Wednesday, April 27, 2011

New York, April 2011 - Day Thirteen, "The School for Lies"

“The School for Lies”
Hamish Linklater probably thinks I’m stalking him. On my last trip to New York, he was in the same audience as I was at two different shows – something we both noticed. Earlier on this trip he was in the audience at “TIHGTOCASWAKTTS.” This time, however, no coincidences were required – he’s starring in David Ives’ brilliant, biting, hilarious adaptation of Moliere’s “The Misanthrope.”

Ives has translated the classic into mostly contemporary language – but he’s kept it in verse, which sounds like it could be clumsy – but it rarely is. And since Ives has his characters using words and phrases that wouldn’t sound out of place on any street corner or college dorm – “What’s yours or mine or any man’s friendship worth, if you give it to any douche on Earth?” – it still feels incredibly current and relevant. Which, of course, adds to the bite when Moliere’s timeless satire is aimed not just as mendacity (as the title implies), but politics, society and culture. (“Sycophants who are brown well past their noses,” was another favorite of mine.)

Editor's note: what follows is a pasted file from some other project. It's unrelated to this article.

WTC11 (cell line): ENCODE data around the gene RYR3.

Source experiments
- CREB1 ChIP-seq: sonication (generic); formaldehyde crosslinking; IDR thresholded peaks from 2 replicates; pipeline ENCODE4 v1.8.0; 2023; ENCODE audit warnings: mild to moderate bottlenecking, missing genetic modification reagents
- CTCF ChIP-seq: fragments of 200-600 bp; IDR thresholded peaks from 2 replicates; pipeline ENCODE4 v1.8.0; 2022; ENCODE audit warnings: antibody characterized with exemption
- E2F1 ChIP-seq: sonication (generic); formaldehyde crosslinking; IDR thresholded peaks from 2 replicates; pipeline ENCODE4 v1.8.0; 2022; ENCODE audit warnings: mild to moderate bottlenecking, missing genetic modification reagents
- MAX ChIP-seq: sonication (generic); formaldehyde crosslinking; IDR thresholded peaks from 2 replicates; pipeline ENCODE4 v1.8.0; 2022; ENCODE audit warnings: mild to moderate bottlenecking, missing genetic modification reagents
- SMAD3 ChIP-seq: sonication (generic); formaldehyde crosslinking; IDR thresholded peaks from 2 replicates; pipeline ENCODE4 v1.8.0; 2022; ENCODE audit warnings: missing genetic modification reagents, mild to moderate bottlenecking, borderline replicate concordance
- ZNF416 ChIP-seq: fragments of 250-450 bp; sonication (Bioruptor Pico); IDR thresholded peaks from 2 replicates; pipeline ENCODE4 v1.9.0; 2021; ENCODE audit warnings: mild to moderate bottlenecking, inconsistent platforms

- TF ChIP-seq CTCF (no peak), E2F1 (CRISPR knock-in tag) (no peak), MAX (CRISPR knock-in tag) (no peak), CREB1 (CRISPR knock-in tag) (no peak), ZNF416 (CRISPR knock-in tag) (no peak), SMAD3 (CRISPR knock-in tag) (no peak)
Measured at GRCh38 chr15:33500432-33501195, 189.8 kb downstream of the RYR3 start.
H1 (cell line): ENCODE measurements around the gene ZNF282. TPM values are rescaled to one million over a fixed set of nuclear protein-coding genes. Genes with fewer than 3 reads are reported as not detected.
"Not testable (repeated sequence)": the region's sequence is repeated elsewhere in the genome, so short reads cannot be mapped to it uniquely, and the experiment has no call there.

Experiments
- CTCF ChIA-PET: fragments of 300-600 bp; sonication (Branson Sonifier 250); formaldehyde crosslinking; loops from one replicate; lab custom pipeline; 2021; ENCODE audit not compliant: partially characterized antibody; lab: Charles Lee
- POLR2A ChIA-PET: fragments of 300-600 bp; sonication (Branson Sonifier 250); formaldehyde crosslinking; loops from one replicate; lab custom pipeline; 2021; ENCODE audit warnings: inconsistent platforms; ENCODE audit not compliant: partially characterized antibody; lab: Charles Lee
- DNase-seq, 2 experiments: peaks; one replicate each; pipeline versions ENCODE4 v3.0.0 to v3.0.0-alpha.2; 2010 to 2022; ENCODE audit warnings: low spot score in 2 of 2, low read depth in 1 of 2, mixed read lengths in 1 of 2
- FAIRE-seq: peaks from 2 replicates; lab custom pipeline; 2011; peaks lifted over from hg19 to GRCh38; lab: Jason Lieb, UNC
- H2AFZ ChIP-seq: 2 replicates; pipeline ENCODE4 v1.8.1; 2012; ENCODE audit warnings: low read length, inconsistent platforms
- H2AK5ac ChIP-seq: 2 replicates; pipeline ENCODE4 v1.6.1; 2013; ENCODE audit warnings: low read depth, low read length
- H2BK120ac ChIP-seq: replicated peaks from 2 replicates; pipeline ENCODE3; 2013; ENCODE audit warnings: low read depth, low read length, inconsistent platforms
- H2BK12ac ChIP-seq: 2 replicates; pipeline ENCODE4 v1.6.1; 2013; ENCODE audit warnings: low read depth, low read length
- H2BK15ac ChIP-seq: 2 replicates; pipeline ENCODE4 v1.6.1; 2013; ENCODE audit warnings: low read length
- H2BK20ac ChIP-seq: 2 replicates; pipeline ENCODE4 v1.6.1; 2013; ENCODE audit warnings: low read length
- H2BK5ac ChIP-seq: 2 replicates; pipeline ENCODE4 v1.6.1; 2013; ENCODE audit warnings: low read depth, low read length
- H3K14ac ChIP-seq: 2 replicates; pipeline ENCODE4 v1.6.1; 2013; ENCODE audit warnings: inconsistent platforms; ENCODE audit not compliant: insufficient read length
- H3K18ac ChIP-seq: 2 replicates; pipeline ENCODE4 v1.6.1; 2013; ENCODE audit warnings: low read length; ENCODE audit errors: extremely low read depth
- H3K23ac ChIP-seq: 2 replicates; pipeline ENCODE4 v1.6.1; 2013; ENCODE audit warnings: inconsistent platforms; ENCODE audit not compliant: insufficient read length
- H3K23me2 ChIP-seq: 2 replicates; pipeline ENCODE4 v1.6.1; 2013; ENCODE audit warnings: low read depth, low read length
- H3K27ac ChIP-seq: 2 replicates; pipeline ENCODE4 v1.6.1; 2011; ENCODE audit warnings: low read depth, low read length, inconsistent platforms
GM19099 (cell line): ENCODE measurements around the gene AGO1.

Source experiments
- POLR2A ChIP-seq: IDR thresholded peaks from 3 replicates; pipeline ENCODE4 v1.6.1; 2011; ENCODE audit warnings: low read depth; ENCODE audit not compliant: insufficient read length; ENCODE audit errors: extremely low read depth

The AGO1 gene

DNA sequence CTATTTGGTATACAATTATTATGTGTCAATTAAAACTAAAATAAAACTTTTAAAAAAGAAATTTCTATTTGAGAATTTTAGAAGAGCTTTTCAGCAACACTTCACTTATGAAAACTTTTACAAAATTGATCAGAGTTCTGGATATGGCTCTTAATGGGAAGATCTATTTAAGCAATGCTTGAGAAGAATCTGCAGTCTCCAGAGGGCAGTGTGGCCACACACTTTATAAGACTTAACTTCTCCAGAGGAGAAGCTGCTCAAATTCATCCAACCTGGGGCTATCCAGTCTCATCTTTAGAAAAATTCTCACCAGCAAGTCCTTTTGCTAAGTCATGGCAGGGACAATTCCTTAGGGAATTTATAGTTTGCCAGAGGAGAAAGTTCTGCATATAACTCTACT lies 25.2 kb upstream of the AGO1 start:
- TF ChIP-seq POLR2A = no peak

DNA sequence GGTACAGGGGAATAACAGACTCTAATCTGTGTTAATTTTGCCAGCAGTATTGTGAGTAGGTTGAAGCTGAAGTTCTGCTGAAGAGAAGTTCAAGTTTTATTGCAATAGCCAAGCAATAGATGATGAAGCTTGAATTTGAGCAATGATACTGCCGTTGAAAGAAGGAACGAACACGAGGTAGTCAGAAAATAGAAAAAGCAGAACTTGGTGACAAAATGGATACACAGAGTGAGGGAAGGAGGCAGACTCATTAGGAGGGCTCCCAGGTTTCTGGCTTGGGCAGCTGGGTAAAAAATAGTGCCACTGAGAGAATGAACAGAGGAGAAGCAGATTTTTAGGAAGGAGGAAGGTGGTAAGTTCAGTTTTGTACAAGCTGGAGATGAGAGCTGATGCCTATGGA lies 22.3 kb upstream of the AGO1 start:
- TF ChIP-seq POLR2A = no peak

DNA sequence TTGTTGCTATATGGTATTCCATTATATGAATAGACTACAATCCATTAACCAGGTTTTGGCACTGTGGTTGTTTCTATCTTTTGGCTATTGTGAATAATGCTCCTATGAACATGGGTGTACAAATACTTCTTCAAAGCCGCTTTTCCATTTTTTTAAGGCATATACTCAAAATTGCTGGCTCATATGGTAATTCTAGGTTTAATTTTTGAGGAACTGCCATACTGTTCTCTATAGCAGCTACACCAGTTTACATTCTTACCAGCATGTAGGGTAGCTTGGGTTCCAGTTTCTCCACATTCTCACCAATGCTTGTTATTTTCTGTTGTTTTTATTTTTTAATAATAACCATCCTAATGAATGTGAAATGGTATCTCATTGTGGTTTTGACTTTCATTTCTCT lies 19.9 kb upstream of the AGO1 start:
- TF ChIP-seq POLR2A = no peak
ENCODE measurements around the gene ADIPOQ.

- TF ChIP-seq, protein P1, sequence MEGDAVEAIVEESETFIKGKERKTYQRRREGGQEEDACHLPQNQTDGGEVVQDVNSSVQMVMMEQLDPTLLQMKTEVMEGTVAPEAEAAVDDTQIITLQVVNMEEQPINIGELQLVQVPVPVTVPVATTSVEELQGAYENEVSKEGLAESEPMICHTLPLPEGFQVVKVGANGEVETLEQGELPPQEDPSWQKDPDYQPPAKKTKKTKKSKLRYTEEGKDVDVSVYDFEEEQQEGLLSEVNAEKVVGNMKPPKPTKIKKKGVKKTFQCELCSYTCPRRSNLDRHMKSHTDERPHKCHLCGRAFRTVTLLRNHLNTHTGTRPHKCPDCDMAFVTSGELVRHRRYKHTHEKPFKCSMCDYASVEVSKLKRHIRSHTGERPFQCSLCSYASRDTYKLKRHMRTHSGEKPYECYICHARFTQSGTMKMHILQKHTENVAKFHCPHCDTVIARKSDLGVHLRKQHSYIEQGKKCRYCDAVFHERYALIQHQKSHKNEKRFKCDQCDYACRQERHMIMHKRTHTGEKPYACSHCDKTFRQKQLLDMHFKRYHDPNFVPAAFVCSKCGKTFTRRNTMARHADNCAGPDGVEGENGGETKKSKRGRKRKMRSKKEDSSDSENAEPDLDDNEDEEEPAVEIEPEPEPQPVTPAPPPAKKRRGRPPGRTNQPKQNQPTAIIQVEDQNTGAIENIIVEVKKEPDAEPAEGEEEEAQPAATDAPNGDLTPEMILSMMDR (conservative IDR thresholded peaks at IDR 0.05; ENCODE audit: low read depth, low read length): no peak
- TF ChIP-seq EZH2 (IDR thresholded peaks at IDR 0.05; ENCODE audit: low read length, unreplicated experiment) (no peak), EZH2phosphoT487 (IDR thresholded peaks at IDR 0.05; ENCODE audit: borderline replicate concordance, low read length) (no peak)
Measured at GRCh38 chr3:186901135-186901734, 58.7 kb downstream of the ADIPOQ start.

You’d have to really hate verse not to find something to like about “The School for Lies.” Linklater (who you might know from his TV work on "The New Adventures of Old Christine") is deadpan funny, and his supporting cast mostly just as sure-footed. Ives’ script delivers zinger after zinger and one inventive rhyme after another. And if that doesn’t sell you, it’s worth the ticket price just to see William Ivey Long’s costumes. (John Lee Beatty’s set is lovely, too.)

If you love language, don’t miss this one.

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